In the Netherlands such ceremony is held on the third Tuesday in September, which they call Prinsjesdag. In Norway, the King presides over the opening of the Storting after it had been declared to be legally constituted by the president of the Storting. In Sweden a similar ceremony was held until 1974. After its abolition the opening is now held in the Riksdag in the presence of the monarch as is still the King who officially opens the parliament. Each year European monarchs mark the official opening of the new Parliament year. This ceremony is often called the State Opening of Parliament. There ceremonies are symbolically performed ceremonies of possession – which have historically served to attempt to claim and legitimise sovereignty over a people, a nation or an area of land.
The Emperor has no clothes
A monarch is a person who claims the hereditary right to be the sole sovereign and consequently claims the right to reigns over a people, a kingdom or an empire. Such hereditary rights always had a genesis of despotic force and deception.
One of the best ways to subvert true sovereignty is to create a symbol of sovereignty and create a myth around it such as the Stone of Scone. This is said to be an ancient symbol of Scottish sovereignty. Mythology says it was Jacob’s pillow when he dreamed of a ladder reaching to heaven. He then brought to Scotland by way of Egypt, Spain and Ireland. Known in Ireland as the Stone of Destiny it was used at Tara as a coronation stone and was used afterwards for centuries in Scotland’s coronation ceremonies.
Kings by nature are greedy robbing thieves and England’s King Edward I was no exception. In 1296 King Edward seized the Stone of Scone, Scotland’s coronation stone and brought it to London. There he had it fitted into the base of the wooden Coronation Chair in Westminster Abbey. English and later British monarchs have been crowned there ever since. Rumours persist in Scotland, however, that what King Edward I took was a replica and that the monks at Scone Abbey hid the true stone in a river or buried it for safekeeping.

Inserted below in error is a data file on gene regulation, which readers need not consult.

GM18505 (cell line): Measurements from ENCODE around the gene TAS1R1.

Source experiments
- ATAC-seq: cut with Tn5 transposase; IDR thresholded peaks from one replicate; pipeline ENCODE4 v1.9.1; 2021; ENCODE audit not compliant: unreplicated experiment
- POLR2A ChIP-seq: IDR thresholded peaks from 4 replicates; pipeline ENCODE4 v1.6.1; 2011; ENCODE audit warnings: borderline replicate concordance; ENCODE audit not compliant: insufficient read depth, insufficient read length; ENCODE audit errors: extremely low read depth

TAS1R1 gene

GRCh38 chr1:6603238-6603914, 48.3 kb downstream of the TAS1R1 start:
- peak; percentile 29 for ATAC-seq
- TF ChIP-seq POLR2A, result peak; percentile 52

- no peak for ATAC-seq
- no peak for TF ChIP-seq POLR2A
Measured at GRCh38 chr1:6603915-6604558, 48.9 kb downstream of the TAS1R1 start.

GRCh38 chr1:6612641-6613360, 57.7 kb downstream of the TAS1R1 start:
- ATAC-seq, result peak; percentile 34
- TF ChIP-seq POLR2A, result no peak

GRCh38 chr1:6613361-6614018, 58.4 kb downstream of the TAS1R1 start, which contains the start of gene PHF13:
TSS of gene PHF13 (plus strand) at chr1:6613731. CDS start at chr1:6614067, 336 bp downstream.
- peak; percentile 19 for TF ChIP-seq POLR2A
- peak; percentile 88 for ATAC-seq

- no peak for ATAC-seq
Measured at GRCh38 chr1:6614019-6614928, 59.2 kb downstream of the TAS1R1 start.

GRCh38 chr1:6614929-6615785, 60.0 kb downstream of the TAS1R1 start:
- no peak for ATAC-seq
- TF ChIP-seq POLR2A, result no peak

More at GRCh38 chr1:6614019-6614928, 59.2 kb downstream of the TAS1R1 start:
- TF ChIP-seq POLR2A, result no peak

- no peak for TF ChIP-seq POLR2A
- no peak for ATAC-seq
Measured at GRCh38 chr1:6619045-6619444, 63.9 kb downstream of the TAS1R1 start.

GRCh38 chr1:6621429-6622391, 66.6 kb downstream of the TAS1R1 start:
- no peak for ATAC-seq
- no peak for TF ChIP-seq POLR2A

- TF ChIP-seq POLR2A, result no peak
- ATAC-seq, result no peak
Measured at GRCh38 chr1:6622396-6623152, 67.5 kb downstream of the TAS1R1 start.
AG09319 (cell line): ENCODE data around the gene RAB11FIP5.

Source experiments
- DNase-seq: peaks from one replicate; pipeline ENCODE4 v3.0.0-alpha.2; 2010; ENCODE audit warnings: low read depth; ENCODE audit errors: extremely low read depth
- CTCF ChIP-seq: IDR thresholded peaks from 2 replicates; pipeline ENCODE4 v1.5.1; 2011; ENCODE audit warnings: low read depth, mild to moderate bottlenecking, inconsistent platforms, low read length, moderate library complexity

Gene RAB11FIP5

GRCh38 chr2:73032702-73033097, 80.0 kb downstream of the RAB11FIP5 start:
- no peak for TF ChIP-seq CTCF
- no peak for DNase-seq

The call in Australia for indigenous sovereignty generated multiple campaigns over the last fifty years that challenges Federal and State governments for cultural acknowledgement. As political scholar Raia Prokhovnik notes, Aboriginal sovereignty has several meanings, including:
- firstly, and perhaps most importantly, an overturning of the legal ruling of terra nullius and the recognition of indigenous peoples as traditional custodians of the land;
- secondly, the notion that the First Nations never surrendered to British occupation;
- thirdly, the necessity to acknowledge sovereign identity through enshrinement in a treaty;
- fourthly, that Aboriginal culture with its distinctive ceremonies and rituals is itself a form of inalienable sovereignty.
- Finally, sovereignty asserts the claim for equal inclusion in the Australian political economy free from discrimination and violence.
Eighteenth-century French philosopher Jean Jacques Rousseau said regarding sovereignty in his The Social Contract (1782) “Man is born free, and everywhere he is in chains.” Rousseau was vehemently opposed to the notion of political masters. Instead, Rousseau’s central idea in The Social Contract was the concept of a “general will”; the collective opinion of the citizenry.
The social contract was a process whereby each individual bequeathed their original sovereignty to the state for the purpose of the common good. The general will always tended towards equality because it had the collectivity of its members rather than a ruling elite, in mind. In giving himself to no authority embodied in a single person, the individual citizen instead gave himself to the citizenry as a whole.
“By becoming part of the general will,” Rousseau wrote, “the citizen is like a small sovereign. Each is an ‘indivisible part’ of the general will.” In this way, each member of the citizenry would share in the power of sovereignty. “It is solely by this common interest that every society should be governed,” Rousseau proclaimed.
All power is inherent in the people. All power come from the people.